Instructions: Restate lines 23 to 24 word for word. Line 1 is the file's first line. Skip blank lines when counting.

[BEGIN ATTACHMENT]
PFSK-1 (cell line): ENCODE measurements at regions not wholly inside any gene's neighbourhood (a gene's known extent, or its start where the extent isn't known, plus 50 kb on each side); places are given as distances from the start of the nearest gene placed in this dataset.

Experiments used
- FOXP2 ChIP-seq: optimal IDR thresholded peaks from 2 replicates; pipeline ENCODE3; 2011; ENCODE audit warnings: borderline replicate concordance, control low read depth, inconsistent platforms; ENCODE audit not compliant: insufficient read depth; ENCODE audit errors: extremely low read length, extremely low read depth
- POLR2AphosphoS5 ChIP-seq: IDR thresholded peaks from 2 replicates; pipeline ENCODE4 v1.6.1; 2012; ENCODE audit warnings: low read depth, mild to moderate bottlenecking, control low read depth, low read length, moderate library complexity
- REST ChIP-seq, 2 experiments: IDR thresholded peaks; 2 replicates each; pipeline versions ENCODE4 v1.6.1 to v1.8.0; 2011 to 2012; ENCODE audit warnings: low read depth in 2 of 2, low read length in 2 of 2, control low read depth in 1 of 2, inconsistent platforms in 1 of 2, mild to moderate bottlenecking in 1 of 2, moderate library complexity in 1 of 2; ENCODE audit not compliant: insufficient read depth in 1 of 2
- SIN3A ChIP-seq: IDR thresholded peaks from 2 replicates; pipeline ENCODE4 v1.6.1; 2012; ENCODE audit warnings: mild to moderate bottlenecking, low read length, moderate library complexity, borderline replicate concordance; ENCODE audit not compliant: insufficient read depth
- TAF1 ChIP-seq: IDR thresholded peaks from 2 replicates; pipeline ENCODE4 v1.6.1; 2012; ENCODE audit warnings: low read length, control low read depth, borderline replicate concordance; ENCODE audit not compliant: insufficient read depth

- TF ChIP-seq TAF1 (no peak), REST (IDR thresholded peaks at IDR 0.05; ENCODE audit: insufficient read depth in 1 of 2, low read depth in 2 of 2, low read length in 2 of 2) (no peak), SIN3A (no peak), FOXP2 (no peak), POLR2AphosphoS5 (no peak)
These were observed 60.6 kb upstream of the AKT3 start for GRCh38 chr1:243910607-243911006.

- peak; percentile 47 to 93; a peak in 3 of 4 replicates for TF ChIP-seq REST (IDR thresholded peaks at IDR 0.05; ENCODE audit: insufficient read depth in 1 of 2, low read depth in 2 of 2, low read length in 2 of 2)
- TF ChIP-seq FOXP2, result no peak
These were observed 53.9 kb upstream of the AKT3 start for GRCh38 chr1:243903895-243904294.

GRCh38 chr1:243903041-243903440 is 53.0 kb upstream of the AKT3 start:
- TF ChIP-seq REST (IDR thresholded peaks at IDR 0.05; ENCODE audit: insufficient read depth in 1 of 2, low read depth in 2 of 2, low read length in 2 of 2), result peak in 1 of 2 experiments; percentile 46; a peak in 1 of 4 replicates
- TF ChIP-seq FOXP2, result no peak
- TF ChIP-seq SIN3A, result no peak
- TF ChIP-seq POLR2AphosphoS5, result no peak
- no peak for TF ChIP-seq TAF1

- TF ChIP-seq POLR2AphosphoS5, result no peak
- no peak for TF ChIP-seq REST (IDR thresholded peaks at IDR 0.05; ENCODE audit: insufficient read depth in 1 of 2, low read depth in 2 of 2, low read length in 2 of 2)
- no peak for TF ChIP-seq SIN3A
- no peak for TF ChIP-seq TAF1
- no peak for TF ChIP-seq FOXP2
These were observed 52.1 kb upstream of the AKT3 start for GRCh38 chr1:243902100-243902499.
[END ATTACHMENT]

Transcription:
- no peak for TF ChIP-seq FOXP2
These were observed 52.1 kb upstream of the AKT3 start for GRCh38 chr1:243902100-243902499.